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Behavioral Finance: Using Psychology in the Market
Behavioral Finance: Using Psychology in the Market

Dates: May 4 – 15, 2015
Interactive Lectures: Available before start date
Live Q&A Session Dates & Times: 
Wednesday, May 6, 12:00 - 12:30 PM, EST
Friday, May 8, 11:00 - 11:30 AM, EST
Tuesday, May 12, 12:00 - 12:30 PM, EST
Thursday, May 14, 12:00 - 12:30 PM, EST
Friday, May 15, 11:00 - 11:30 AM, EST
Registration Closes: Wednesday, April 29, 5:00 PM, EST

 

Behavioral finance is the integration of psychology and finance. Using the tenets of psychology – the study of how the mind works – behavioral finance delves into the decision-making process under conditions of uncertainty – in this case, the market. In this course, Philip Maymin, PhD, will introduce the concept of behavioral finance and its history as well as the definition of rationality and what it means to be “rational.” He will focus questions of arbitrage, limits to arbitrage, market over- and under-reaction, common investor biases and the ways in which investors’ decision-making deviates from rational process. Most importantly, Dr. Maymin will frame these discussions around what these concepts mean for the nonprofessional investor when making decisions about finance – or other areas of life – in an uncertain environment. 

Online Learning: Technology and the Future of Education
Online Learning: Technology and the Future of Education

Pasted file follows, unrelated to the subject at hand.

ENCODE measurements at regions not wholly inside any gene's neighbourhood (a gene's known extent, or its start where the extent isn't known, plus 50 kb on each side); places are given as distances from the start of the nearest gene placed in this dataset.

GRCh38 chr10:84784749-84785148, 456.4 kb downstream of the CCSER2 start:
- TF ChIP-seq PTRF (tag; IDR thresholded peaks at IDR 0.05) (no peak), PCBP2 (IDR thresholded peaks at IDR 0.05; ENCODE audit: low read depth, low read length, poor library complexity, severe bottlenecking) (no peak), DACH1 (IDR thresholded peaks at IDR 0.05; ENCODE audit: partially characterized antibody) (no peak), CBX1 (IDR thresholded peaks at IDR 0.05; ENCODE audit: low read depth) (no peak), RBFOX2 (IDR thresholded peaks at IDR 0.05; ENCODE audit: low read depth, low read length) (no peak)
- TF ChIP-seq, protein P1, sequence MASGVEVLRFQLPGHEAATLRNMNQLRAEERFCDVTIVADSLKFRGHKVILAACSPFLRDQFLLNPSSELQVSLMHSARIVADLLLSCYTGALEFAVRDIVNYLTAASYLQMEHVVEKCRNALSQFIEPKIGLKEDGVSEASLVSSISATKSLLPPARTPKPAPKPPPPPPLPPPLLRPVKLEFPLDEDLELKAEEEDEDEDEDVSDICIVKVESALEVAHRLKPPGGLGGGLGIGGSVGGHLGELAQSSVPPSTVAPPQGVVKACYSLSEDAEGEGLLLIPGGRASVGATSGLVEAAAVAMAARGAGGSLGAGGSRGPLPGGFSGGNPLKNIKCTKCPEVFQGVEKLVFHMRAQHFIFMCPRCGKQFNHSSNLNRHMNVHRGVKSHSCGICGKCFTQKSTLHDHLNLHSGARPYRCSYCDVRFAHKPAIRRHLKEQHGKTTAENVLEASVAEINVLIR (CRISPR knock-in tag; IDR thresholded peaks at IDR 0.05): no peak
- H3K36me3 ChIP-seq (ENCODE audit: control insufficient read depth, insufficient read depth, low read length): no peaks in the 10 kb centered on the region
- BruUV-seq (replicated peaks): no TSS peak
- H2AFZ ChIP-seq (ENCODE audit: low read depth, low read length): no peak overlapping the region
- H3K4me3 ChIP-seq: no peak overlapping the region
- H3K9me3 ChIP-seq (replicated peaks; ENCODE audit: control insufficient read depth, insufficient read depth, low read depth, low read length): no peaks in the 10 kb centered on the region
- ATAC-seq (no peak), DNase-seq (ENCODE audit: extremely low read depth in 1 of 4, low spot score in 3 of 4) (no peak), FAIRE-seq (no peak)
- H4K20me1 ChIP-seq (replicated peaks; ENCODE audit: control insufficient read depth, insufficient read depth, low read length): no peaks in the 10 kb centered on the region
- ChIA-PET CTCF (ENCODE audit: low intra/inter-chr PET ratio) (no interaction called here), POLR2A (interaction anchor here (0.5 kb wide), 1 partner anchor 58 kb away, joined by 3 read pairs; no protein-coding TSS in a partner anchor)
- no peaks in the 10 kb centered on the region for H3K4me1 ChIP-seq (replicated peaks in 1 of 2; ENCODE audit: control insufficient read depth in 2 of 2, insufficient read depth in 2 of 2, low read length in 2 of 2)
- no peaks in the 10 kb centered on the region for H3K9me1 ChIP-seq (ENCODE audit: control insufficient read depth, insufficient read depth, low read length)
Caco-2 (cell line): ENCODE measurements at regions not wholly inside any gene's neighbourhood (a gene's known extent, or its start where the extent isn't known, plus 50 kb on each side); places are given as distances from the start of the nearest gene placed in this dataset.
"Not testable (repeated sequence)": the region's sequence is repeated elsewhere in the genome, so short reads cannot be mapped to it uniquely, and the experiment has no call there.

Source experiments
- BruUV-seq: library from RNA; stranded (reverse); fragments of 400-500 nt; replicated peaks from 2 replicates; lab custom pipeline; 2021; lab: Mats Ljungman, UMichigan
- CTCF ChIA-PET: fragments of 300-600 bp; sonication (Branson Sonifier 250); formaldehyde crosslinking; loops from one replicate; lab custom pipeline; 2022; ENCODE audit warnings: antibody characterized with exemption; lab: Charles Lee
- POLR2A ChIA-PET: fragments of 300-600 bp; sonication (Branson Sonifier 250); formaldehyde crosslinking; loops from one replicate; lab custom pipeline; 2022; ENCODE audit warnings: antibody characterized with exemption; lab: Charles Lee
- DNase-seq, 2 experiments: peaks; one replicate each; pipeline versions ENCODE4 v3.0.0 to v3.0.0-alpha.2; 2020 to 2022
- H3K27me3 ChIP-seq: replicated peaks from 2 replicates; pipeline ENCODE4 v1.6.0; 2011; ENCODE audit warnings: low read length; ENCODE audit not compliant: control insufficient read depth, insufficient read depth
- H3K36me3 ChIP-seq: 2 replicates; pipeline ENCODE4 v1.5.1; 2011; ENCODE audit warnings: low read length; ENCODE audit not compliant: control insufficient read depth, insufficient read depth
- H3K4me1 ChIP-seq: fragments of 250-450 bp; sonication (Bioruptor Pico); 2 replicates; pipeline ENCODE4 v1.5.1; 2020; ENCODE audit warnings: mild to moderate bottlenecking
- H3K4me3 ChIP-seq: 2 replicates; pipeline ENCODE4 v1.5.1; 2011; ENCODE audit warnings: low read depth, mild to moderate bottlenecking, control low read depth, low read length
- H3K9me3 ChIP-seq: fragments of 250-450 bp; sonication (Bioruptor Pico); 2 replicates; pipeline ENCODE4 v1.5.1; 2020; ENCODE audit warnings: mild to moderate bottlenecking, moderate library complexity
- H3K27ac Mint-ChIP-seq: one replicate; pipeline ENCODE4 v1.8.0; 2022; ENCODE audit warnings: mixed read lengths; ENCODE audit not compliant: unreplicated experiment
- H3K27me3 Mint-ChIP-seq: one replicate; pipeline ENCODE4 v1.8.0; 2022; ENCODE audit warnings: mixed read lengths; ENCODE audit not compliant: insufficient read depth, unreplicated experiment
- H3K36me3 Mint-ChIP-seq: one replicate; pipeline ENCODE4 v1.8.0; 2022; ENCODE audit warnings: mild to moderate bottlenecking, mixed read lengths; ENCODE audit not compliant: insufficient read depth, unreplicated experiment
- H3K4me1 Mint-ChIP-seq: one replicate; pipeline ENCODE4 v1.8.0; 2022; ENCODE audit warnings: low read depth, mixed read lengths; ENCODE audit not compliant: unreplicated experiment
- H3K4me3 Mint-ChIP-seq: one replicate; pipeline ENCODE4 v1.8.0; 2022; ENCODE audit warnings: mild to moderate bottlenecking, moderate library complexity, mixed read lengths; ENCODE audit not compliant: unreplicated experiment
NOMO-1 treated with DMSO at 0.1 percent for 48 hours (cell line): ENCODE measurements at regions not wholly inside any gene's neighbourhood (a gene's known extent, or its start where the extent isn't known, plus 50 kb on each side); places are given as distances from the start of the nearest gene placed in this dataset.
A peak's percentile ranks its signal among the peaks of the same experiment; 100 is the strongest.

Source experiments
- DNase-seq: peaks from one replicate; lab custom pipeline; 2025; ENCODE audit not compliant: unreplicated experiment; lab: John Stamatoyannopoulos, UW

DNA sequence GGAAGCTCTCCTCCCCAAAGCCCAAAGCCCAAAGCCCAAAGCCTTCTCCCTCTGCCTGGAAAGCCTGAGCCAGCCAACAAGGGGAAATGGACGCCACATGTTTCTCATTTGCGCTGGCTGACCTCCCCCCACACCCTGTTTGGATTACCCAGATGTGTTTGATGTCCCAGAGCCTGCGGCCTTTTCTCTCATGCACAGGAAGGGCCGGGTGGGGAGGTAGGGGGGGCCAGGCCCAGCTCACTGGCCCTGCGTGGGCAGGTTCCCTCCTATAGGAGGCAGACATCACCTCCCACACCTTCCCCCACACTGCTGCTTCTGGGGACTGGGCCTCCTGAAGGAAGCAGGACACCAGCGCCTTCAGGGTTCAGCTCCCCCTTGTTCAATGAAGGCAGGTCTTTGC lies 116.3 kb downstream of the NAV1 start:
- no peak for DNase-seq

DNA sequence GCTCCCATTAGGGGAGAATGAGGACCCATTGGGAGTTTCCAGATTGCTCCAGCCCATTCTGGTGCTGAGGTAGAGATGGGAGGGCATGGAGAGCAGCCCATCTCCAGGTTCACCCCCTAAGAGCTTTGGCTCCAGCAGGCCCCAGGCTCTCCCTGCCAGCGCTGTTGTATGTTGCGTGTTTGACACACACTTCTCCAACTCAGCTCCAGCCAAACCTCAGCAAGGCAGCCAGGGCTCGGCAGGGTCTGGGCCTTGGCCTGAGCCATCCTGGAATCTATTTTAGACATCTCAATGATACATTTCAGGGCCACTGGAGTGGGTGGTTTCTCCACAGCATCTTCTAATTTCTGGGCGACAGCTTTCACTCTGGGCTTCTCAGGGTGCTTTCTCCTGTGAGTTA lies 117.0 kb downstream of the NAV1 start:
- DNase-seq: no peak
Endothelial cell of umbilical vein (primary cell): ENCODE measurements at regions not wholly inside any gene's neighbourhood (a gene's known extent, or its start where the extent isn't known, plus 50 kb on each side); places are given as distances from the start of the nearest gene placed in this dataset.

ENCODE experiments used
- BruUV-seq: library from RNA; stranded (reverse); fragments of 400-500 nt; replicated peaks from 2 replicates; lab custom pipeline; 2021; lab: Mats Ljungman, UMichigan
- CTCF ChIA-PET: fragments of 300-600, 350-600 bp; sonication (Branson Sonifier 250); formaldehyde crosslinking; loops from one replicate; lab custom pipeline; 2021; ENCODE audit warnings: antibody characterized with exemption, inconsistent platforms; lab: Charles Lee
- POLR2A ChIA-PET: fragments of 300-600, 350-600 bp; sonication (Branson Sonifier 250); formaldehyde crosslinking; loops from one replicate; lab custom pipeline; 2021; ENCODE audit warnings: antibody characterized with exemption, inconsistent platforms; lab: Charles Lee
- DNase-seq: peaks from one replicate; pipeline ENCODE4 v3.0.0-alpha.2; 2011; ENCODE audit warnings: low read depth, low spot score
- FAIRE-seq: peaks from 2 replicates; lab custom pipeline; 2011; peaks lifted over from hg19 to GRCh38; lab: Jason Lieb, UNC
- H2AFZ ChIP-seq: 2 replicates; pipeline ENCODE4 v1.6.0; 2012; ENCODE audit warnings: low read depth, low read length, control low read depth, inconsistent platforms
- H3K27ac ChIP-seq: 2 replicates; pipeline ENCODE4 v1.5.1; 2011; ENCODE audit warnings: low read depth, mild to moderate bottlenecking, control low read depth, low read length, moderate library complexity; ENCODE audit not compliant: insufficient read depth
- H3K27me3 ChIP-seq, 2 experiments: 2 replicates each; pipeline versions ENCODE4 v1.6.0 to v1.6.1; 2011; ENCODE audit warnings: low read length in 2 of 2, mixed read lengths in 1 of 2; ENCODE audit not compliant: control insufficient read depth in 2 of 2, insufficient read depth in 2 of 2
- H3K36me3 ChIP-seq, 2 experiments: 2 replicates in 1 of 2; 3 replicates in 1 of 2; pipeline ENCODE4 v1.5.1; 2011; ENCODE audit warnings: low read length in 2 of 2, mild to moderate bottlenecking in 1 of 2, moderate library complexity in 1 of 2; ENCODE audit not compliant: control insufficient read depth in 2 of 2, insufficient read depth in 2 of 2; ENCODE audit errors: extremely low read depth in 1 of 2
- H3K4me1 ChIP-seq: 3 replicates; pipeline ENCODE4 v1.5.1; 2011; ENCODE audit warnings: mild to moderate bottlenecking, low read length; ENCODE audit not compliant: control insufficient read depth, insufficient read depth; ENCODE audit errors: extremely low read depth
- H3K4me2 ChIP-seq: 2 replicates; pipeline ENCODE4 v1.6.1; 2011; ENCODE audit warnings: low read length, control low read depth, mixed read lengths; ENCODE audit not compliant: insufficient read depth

Dates: May 11 – 22, 2015
Interactive Lectures: Available before start date
Live Q&A Session Dates: May 12, 14, 18, 20, 22
Live Q&A Session Time: 12:00 - 12:30 PM, EST
Registration Closes: Wednesday, May 6, 5:00 PM, EST

 

The Internet has revolutionized established conventions across the board. In education, its role is evolving rapidly, and in this course, NYU’s Director of Online and Virtual Learning, John Vivolo, will discuss the changing nature of learning with technology. He will review its history and current state of online learning worldwide, common models, how technology affects pedagogy, and the benefits and pitfalls of asynchronous versus synchronous learning. Mr. Vivolo will also debunk some of the myths surrounding online learning, analyze some of the reasons behind resistance, and examine the available data analytics, including how these data can be used to understand learning patterns and to improve student engagement. 

Wind Engineering: Structural Design for Wind Loads
Wind Engineering: Structural Design for Wind Loads

Dates: May 18 – 29, 2015
Interactive Lectures: Available before start date
Live Q&A Session Dates: May 19, 21, 25, 27, 29
Live Q&A Session Time: 6:00 - 6:30 PM, EST
Registration Closes: Wednesday, May 13, 5:00 PM, EST
 
Engineering standards for designing buildings and structures to safely withstand wind load are highly complex. In this course Dr. Emil Simiu, fellow at the National Institute of Standards and Technology (NIST), will provide structural and architectural engineers with the practical knowledge and tools needed for the design of structures for wind loads. Taking an intuitive approach, Dr. Simiu uses real-world examples and studies to demonstrate how to interpret and use the provisions of the ASCE 7-10 – standards developed by the American Society of Civil Engineers to identify minimum design loads. He will also cover issues with aerodynamic testing in wind tunnels and how to interpret those reports as well as the modern capabilities of database-assisted design.

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